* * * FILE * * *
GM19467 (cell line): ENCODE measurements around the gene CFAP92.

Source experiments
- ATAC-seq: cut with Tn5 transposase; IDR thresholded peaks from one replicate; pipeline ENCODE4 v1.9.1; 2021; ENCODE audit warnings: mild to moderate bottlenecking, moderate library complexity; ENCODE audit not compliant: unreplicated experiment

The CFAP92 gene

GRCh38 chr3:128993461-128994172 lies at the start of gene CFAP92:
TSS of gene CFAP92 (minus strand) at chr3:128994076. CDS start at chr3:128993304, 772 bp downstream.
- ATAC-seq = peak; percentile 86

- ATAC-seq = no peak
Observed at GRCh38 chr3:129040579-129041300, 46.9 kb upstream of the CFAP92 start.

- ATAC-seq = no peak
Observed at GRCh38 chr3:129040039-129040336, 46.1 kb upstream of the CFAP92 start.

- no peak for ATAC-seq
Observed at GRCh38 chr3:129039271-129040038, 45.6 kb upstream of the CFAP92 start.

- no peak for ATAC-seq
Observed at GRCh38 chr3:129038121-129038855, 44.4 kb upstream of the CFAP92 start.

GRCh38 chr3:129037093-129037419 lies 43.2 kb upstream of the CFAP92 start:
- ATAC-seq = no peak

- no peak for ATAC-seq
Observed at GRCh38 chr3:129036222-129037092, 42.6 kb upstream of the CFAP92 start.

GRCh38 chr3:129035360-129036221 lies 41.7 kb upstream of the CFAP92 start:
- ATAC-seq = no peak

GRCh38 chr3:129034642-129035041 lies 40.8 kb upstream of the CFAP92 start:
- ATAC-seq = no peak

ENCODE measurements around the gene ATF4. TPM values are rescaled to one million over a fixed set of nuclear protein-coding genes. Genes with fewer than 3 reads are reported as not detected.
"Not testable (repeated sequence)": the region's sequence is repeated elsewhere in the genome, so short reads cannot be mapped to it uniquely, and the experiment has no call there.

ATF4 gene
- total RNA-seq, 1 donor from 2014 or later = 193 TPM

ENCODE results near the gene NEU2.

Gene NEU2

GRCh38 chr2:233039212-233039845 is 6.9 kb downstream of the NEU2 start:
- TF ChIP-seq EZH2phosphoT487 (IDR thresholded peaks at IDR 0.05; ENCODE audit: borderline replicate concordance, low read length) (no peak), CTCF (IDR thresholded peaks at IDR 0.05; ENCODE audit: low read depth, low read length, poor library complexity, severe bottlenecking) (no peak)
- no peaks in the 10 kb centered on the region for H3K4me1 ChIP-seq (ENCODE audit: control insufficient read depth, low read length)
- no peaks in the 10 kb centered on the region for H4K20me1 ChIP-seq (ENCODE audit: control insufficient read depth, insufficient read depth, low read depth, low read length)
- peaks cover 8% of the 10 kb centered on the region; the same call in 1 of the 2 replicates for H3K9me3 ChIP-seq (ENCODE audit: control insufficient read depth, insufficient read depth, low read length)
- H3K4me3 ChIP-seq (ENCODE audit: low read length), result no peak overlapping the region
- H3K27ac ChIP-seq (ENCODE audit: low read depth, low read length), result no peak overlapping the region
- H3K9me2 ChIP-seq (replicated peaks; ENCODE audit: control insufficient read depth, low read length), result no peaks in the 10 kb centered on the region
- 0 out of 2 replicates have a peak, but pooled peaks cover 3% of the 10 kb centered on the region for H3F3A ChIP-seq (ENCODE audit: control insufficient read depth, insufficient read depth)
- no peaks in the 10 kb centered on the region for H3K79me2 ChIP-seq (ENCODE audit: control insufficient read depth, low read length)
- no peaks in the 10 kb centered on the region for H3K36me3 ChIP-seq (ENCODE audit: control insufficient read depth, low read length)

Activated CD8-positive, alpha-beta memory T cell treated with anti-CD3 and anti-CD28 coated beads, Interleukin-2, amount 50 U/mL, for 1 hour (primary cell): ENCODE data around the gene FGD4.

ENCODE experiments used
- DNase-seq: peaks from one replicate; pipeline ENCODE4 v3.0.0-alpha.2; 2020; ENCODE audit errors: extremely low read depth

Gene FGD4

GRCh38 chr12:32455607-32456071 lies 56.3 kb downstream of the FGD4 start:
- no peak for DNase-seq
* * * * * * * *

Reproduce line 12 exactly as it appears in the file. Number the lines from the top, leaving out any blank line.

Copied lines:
- no peak for ATAC-seq